Yeah, the one of the mentors, I go to call it deal heat, right, you get so excited to get that first deal done, you get in the middle of something, and you're like, What do I do now? Right? And, you know, I can get, you know, one way to do you know, to avoid that is just to really market well and actually have 567 things to look at. The other one is what you're talking about is really and you should do both, you should have multiple things to look at. So you're not really excited about something you shouldn't be. And you know, and then the second thing is you got to know what is your exit plan and I would say two to three like you should have two or three exits out of that. You know, there are businesses that I have acquired and I probably will keep road for a long Longer term, I acquired them for different purposes. I own a pest control company of all things. I did that because I have some relatives that, you know, worked in the industry wanted to stay working in their industry and their owner was retiring. It's a good little business it needs to grow. I bought it wrong before I had any training in this. I bought a job, right? It's yeah, so it's one of those is fun. You know, we let my five year old name it it's called Lala by pest control, right? She's six now. But uh, when we bought when we bought the bought what we bought out of it, the equipment, everything, we couldn't buy the company just because as licenses and all that we're, I don't think the guy and I don't want to throw him under a bus, let's just say the liabilities were more risky than, you know, just buying the equipment and the and doing it ourselves. But, uh, yeah. So going back to the like, what are the things people know? What would you consider? Like, what is the top three things you think a seller should look at when they're looking at their business, you know, like preparing to sell a business.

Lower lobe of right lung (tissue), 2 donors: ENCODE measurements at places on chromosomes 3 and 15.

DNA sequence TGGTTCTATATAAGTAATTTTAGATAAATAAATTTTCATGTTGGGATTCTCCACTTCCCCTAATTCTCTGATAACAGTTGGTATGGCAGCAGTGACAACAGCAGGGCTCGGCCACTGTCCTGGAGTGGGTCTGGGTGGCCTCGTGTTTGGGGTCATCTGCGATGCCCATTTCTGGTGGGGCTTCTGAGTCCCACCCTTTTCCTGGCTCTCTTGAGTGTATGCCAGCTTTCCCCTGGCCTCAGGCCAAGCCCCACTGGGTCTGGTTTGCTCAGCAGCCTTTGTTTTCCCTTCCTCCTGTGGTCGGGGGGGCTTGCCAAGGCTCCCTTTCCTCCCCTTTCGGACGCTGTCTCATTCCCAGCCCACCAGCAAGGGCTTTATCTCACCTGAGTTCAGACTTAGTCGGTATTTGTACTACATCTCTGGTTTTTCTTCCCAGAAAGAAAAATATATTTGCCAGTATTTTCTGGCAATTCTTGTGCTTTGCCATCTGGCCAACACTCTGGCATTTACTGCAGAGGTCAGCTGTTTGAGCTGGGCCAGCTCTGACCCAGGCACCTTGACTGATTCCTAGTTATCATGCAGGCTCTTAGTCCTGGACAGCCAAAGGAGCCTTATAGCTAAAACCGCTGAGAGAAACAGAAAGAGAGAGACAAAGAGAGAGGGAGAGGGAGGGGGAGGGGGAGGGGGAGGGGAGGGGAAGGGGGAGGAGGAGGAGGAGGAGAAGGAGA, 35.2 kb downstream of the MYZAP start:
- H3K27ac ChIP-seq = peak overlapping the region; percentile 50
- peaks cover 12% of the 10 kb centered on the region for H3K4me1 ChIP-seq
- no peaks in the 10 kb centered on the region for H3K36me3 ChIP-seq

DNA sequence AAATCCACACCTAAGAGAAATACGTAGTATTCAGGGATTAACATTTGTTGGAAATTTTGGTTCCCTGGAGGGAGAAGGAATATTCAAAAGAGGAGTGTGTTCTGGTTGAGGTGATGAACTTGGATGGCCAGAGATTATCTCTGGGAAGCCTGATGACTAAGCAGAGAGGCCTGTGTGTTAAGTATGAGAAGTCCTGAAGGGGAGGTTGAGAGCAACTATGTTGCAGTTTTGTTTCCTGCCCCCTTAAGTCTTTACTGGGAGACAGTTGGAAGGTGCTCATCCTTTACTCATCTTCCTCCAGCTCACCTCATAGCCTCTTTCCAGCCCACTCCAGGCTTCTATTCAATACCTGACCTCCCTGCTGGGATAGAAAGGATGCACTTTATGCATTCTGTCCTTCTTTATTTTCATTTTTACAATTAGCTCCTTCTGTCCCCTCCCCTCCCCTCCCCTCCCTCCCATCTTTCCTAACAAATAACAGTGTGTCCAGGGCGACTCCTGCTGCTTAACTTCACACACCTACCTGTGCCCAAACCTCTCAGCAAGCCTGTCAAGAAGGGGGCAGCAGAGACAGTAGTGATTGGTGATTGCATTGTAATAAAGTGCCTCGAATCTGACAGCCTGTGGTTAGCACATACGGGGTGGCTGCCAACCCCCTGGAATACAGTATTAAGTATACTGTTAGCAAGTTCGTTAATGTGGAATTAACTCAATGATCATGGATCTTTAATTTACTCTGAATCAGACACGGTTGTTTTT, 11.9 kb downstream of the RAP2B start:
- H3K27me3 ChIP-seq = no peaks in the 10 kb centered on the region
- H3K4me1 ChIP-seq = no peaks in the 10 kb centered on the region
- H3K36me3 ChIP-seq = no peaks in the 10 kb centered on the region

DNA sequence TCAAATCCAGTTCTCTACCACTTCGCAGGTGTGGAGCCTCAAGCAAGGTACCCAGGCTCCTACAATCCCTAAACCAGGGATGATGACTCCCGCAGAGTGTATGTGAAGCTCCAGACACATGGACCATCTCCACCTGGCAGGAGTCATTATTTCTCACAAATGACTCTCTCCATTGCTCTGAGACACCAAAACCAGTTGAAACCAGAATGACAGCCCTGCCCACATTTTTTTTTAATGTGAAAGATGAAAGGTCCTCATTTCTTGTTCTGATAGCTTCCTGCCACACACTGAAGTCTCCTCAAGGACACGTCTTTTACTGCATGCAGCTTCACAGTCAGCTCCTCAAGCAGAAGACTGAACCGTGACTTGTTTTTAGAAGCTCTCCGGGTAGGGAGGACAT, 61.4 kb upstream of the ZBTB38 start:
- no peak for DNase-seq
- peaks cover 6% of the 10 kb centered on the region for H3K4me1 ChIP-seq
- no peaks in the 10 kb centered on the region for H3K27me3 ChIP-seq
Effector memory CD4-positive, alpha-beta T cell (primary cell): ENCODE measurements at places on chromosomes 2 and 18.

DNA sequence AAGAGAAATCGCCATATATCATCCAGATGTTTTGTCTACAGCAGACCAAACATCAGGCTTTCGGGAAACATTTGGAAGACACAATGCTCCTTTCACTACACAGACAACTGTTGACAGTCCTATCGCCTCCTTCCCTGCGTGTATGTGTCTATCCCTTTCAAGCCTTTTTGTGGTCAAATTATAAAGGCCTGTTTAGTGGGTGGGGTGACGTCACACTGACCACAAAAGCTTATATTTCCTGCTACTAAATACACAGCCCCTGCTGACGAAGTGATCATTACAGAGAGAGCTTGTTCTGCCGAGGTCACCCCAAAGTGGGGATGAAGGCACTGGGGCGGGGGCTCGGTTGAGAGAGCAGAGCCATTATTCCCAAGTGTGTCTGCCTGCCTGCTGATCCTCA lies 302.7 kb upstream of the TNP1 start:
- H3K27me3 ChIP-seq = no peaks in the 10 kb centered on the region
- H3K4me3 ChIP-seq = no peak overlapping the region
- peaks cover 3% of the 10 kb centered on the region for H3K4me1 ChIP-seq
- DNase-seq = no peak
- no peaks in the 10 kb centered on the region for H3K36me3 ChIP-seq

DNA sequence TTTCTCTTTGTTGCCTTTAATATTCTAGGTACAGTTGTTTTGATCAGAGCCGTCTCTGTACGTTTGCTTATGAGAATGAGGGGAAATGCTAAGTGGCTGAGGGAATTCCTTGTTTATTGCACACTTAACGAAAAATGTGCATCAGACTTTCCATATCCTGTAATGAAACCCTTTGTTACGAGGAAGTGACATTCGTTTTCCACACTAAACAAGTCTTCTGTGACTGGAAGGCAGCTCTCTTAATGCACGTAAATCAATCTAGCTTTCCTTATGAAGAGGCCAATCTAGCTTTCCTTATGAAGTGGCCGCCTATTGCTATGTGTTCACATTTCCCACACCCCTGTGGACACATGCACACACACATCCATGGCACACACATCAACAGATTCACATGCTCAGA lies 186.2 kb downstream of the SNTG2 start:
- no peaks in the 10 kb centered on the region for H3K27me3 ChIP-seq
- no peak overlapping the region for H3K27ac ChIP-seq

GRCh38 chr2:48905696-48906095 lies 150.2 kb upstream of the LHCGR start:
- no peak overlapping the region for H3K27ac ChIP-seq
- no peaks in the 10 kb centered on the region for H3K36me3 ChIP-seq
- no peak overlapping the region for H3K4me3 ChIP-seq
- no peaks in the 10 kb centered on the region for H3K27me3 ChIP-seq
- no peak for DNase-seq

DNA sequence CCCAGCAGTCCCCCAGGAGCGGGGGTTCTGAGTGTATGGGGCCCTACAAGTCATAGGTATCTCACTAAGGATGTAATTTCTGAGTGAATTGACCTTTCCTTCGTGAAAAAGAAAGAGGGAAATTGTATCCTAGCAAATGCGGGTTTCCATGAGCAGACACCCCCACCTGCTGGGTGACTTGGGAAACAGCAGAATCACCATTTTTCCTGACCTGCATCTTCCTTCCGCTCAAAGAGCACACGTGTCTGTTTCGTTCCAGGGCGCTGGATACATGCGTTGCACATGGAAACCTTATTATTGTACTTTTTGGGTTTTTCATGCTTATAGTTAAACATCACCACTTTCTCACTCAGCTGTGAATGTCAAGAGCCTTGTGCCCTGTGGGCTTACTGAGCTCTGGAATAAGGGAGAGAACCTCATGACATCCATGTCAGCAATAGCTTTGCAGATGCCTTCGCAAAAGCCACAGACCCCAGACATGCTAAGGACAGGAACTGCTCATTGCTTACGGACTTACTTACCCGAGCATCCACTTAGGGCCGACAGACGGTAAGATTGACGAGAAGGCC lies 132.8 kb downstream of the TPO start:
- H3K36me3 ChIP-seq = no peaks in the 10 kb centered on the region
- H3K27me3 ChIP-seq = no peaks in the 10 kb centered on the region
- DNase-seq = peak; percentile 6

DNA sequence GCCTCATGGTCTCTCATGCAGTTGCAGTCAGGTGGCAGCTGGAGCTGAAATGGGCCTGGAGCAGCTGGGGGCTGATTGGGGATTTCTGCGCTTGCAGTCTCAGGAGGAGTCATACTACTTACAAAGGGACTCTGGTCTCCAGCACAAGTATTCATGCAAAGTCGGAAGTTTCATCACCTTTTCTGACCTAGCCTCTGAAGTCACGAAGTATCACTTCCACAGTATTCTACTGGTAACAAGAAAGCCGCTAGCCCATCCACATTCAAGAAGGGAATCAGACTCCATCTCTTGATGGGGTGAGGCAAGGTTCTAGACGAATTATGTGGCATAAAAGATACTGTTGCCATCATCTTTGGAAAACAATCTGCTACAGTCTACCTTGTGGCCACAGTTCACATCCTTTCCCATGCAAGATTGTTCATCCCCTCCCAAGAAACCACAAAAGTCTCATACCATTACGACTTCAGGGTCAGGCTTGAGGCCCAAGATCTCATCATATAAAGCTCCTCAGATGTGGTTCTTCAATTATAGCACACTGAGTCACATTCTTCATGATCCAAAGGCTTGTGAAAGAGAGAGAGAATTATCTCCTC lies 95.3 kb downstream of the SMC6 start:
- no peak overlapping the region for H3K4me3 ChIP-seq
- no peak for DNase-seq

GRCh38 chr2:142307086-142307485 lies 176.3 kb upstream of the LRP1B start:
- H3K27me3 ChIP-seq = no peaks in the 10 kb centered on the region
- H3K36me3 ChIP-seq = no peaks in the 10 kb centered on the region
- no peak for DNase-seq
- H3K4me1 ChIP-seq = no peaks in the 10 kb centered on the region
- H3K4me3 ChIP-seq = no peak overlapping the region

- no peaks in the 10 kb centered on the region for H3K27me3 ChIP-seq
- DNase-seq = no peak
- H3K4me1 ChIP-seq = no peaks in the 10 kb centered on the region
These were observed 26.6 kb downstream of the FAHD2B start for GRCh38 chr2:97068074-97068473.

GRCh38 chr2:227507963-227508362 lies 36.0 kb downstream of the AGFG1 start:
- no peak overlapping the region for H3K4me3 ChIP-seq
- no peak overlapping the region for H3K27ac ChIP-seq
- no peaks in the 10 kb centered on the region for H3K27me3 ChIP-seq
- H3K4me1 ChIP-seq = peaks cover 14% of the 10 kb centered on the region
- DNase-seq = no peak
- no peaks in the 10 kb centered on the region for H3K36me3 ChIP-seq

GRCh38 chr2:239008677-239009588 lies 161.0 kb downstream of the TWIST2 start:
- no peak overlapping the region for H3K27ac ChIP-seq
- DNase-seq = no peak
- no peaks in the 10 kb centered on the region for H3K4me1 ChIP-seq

Christopher Wick 36:04
One thing is history. Because I tell I have to routinely tell sellers do not sell me on the future. That's a total deal breaker for me, I do not care about what you think the future is. Because the future is so bright, you wouldn't be selling your business. So let's focus on history. That's one and truly understand an investor, they're not buying potential. They're buying what's happening right now, the second thing is having the ability to be flexible. What I tell my sellers very often is if they're willing to be flexible, they'll get very close their asking price. But if they ask for a ridiculous asking price, cash up front, they're not going to get that deal. And so they're flexible, they're going to be able to get what they want long term. And lastly, is understanding what makes something valuable. And as a real estate investor. So it delights me that you do real estate as well as I tell sellers all the time, just because you remodeled your bathroom does not make you the most expensive home on the block. What makes you the most expensive home on the block is what other homes are selling more we don't care about how beautiful the bathroom is we care about the land, we care about the toxins we care about the area. So history, that's important, understanding flexibility to get what you want, and being flexible and how you get that. And number three, understanding true value. I'm being featured in a magazine next month. And they chose out of all of our articles understanding business valuations, other than profitability, what makes my business valuable, and that's a really good thing for us. So those three things, if a seller could think about those three things, they would absolutely get the deal their dreams, right away.